At the end of May, The Guardian reported that in South-Africa a 13-year old boy was kidnapped by a local gang who demanded a ransom of 15 Bitcoins from his parents. According to the information, the parents are not fully aware of what a Bitcoin is, and moreover, they do not know that the total value of this ransom amounts to more than 120 thousand dollars. But why exactly he was chosen from the mass? Today our life is an open book on the social media sites, and the members of the victim’s family may have posted at every step by which terribly expensive car the teenager was taken by them to school, since the size of the demanded amount indicates that the kidnappers knew who would be able to pay this ransom. This extreme demand raises the question, how we and our children can feel safe in today’s digital world…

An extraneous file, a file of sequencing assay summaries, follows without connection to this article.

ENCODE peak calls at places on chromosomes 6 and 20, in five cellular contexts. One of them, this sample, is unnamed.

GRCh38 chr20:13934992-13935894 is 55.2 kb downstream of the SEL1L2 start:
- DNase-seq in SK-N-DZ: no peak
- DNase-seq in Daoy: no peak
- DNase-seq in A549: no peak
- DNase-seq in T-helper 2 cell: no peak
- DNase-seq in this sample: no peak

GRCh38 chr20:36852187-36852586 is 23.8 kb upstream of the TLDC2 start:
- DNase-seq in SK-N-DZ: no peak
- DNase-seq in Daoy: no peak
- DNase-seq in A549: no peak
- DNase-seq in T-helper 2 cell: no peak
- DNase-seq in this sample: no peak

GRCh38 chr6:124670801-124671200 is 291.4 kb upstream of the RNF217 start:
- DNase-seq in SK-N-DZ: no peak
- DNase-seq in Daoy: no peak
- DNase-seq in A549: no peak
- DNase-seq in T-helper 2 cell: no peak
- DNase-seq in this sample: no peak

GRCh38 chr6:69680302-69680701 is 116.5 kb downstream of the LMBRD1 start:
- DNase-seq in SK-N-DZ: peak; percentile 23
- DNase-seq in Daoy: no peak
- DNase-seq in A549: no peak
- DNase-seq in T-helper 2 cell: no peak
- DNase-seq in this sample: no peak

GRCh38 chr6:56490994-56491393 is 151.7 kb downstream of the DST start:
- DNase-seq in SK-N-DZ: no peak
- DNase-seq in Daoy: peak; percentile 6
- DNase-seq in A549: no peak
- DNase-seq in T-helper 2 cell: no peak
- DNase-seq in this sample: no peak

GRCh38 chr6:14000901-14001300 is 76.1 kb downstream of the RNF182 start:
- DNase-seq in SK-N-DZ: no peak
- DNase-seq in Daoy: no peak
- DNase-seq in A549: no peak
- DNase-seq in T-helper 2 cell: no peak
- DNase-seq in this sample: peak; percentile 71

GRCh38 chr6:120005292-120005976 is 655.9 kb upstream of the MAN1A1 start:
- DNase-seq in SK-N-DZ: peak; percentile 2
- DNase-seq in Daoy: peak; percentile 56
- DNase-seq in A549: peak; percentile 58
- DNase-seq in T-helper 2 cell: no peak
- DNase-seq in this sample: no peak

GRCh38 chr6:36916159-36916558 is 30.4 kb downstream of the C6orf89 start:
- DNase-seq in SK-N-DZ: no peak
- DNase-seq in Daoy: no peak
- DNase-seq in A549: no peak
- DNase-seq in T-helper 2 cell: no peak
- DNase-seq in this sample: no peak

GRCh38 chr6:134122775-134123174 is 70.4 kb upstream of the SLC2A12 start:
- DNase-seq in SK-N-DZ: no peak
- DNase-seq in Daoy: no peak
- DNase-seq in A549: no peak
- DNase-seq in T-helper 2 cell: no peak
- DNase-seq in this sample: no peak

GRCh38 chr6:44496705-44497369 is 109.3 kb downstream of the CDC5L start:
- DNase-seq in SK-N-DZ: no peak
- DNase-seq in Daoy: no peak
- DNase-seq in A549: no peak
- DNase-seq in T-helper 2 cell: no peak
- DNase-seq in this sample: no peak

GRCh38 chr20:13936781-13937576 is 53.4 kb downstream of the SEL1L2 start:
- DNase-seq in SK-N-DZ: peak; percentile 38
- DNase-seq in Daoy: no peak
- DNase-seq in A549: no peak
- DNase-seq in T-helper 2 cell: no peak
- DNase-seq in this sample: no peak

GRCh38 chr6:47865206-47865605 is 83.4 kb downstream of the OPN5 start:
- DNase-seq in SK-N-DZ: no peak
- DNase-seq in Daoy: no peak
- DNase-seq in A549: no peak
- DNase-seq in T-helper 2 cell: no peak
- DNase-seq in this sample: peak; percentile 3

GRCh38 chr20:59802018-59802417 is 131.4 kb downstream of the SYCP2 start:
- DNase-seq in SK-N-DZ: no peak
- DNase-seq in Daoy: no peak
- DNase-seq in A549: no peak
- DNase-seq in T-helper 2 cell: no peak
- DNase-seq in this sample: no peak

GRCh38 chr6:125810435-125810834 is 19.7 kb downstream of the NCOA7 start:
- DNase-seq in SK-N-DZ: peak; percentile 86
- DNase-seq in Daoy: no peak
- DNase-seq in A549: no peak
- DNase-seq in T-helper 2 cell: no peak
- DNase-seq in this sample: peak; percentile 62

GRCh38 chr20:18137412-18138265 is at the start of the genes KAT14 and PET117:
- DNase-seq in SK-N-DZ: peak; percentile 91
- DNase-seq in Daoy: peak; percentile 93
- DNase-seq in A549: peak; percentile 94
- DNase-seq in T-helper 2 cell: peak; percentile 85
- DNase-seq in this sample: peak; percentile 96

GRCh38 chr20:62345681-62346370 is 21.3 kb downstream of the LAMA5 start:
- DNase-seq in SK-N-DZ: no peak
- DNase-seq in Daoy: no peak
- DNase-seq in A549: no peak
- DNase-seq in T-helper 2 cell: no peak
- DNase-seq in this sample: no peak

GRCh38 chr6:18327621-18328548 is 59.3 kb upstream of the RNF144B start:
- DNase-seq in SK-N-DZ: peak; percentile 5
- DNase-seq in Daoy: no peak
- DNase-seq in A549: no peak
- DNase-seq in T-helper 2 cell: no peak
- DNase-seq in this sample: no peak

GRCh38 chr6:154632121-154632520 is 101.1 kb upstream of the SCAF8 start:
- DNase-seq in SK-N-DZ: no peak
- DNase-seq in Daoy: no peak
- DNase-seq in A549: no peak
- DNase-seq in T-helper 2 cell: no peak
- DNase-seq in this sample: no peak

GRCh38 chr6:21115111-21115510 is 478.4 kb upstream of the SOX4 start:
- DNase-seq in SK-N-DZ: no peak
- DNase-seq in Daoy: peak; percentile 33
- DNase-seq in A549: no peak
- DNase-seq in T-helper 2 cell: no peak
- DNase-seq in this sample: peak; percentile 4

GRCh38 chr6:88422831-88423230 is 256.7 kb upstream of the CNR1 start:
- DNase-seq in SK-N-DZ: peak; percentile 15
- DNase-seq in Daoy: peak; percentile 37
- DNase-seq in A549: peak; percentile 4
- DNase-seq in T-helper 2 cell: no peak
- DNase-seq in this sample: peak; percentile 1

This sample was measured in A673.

It has become almost compulsory to share a photo of the apple of our eye and his/her birthday cake, or on another picture we tag the seashore where our nursery-school child was playing in the sand during our family vacation. Anyhow, we shouldn’t forget that our ‘acquaintances’ can read anything in the posts’ background, from our data sheet, especially the sensitive data, such as full name, place and date of birth, address, e-mail address, phone number, schools, workplaces, names of pets, favourite sports team. It is absolutely enough for an illegal use of one’s identity, isn’t it? The BBC website says that parents unwittingly endanger the identity of their children and their financial security, since sharing too much content related to a child on the social media may easily lead to online fraud. According to the estimations, damages that are annually caused by online abuses could reach 670 million pounds by 2030.